During the 1980s and early 1990s, integrated resource planning (IRP) was a required practice for many utilities. Then competitive wholesale markets, merchant generation, and restructuring...
Solve the Seams
The big challenge facing the Northeast energy markets.
( e.g., power to spare) than the generation owners in the east and north.
In NPCC, purchased-power transactions generally flow from west to east and from north to south. This is because the majority of the less expensive hydro, nuclear, and coal generation is located in the west and north, while the more expensive natural gas, oil, and dual fuel generation is located in the east and south.
The higher-demand metropolitan areas of the Northeast region ( e.g., PJM-East, southeastern NY, Boston, and southwest Connecticut,) have the more expensive gas- and oil-fired generation, and lower reserve margins. PJM West, western New York, and the Canadian provinces have the less expensive hydro, coal, and nuclear generation, and greater reserve margins. This situation drives the major purchased-power transactions, and also creates the transmission congestion.
Defined Capacity Additions
The Northeast region has experienced a significant increase in merchant power generation, perhaps more than any other region. Global Energy’s spring 2007 forecast includes over 6,000 MW of defined capacity additions coming on line between 2007 and 2011 in the Northeast region.
In determining a likely amount of initial entry, we reviewed a variety of publicly available sources describing projects currently being developed in the Northeast. As shown in Table 2, Global Energy found a total of about 35,000 MW of new capacity completed since the beginning of 2000. In addition, Figure 3 shows a breakdown of plant developments in the 2000-2007 period, including about 29,000 MW of new capacity that has been cancelled.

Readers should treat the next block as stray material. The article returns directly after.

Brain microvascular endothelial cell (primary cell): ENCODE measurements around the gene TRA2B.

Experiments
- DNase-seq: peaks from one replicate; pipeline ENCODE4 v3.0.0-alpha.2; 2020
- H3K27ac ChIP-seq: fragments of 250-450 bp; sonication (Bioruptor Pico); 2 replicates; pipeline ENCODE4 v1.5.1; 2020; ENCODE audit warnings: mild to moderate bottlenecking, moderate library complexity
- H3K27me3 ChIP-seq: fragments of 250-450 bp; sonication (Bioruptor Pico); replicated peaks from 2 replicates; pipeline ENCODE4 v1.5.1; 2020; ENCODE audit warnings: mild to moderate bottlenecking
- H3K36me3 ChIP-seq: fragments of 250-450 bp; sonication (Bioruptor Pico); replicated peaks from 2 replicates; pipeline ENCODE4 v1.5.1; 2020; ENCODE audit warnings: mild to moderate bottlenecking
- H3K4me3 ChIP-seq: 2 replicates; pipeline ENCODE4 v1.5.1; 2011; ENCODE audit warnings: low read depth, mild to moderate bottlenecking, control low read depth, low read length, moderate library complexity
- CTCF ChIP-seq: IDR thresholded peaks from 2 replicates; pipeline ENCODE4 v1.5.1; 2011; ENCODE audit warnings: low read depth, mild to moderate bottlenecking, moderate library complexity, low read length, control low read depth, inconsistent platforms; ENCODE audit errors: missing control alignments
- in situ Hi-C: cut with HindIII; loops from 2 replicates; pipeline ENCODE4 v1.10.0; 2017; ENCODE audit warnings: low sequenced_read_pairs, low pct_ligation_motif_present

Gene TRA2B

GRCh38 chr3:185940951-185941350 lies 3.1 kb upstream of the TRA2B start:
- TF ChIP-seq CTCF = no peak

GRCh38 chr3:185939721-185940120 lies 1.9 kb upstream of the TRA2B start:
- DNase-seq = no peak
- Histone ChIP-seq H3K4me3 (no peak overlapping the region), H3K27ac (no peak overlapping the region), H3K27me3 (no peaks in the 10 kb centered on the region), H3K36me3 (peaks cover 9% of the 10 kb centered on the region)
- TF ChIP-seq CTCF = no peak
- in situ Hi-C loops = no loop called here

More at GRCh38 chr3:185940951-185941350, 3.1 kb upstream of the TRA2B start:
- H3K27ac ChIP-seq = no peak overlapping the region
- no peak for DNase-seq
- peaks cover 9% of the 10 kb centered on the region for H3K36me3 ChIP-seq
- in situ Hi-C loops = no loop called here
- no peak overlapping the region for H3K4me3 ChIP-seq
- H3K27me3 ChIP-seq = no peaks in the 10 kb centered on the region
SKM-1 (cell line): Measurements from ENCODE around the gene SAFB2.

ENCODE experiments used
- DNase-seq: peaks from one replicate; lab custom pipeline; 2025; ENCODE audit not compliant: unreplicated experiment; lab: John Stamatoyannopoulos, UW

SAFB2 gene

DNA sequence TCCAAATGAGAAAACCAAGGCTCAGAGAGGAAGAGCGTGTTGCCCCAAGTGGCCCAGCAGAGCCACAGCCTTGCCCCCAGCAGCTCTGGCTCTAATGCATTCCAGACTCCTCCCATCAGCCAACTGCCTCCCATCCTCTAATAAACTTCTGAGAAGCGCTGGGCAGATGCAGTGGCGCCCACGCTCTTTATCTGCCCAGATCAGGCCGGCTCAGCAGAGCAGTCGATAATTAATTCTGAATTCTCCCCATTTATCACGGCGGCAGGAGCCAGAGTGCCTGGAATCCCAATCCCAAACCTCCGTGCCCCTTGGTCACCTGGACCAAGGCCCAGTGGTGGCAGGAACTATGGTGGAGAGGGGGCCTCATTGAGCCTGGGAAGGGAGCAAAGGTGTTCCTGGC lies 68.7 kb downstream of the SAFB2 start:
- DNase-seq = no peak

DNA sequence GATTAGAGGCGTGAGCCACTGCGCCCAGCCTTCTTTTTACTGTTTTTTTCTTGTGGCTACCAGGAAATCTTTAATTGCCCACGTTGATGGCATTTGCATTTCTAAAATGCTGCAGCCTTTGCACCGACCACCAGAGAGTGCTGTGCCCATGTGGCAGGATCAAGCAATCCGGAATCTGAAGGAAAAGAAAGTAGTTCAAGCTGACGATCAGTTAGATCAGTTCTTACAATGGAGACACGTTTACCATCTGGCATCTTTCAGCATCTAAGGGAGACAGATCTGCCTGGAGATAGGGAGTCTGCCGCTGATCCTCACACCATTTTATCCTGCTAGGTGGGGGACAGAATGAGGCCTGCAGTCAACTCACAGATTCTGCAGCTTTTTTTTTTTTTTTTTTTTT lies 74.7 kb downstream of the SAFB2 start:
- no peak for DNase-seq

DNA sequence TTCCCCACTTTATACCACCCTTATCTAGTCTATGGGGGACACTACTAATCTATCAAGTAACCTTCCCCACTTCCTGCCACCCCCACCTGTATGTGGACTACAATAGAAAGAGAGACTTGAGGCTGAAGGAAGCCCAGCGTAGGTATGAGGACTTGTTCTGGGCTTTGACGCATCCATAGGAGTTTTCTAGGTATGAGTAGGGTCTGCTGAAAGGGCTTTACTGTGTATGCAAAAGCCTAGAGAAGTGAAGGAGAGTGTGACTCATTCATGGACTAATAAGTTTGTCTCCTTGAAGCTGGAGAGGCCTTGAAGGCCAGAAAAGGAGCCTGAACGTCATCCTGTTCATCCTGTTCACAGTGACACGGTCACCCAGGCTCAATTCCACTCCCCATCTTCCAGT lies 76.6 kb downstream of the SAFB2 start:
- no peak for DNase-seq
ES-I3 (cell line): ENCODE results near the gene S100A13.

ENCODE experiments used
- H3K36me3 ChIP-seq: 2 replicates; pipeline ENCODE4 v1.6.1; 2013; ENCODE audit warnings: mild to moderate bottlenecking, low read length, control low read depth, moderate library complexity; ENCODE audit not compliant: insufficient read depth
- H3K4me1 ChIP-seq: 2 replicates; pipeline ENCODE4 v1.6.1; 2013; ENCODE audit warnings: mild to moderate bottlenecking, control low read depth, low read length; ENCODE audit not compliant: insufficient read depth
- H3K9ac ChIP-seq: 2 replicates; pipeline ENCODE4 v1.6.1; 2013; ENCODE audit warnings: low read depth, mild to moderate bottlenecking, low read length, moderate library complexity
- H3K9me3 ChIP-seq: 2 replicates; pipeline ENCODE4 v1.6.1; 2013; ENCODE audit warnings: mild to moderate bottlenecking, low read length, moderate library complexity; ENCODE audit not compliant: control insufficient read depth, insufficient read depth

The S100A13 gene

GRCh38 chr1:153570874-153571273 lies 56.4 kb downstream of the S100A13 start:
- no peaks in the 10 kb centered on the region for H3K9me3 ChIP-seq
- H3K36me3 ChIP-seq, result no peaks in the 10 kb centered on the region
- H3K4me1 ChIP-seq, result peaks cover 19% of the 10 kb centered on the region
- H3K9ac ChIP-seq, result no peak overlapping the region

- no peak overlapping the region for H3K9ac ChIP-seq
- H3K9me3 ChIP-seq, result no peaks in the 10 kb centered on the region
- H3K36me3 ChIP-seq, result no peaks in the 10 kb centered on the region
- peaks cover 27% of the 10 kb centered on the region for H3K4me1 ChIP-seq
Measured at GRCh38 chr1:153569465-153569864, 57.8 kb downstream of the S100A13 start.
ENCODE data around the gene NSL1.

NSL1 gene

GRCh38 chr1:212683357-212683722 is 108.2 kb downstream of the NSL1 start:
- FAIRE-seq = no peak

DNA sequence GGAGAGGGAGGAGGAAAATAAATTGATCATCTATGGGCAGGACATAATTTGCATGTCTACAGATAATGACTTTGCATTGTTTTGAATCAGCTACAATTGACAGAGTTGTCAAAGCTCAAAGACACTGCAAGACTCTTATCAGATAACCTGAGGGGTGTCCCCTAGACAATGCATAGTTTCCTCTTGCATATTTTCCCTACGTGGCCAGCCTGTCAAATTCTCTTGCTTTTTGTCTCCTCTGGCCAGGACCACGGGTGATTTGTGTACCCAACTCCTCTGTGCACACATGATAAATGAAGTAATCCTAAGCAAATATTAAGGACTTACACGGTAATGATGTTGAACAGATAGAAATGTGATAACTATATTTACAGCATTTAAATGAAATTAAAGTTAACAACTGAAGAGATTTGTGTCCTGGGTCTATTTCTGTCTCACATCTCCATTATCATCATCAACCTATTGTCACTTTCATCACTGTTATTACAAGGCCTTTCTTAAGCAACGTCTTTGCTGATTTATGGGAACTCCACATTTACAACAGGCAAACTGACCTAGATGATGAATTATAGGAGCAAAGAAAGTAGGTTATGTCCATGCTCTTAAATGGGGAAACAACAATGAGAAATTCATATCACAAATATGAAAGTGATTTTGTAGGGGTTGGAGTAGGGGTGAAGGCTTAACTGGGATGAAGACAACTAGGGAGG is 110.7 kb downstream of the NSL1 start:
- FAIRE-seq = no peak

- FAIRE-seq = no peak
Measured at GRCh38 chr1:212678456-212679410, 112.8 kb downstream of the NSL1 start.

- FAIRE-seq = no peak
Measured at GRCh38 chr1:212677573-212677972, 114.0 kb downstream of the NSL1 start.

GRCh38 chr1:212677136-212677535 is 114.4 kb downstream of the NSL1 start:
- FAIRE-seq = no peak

To determine total amounts of generation coming on line, Global Energy generally assumed that projects currently under construction would be completed regardless of early-year economics. While some regions clearly are overbuilt, most developers and investment bankers are willing to finish near-completed projects. A project that is finished, even though it may be deemed financially uneconomic given current market pricing, has more value than an unfinished, sometimes heavily indebted, project.
Facilities in earlier stages of development, such as announced or permitted (but not under construction) are assumed to be completed in response to future supply and demand conditions. Based on these assumptions, Global Energy included almost 6,400 MW of new capacity for the 2007-2011 period, with over 44,000 MW in the pre-construction phase. Many of the current projects being planned, permitted, and announced will be built after 2010 when capacity markets in New England and New York have matured.
In Ontario, significant capacity additions will be made during the next decade. In 2004, the Ontario government created the Ontario Power Authority (OPA), which is developing Ontario’s first Integrated Power System Plan (IPSP) since the late 1980s. This plan is expected to be completed by mid-2007. On June 13, 2006, the Ontario Minister of Energy gave the OPA its goals for the IPSP: Close all coal facilities by the earliest practical date; maintain the current level of nuclear generation; double the current level of gas, cogeneration, and renewables; increase conservation measures by a factor of 10; and strengthen the transmission system to achieve this desired supply mix. In an unprecedented open and public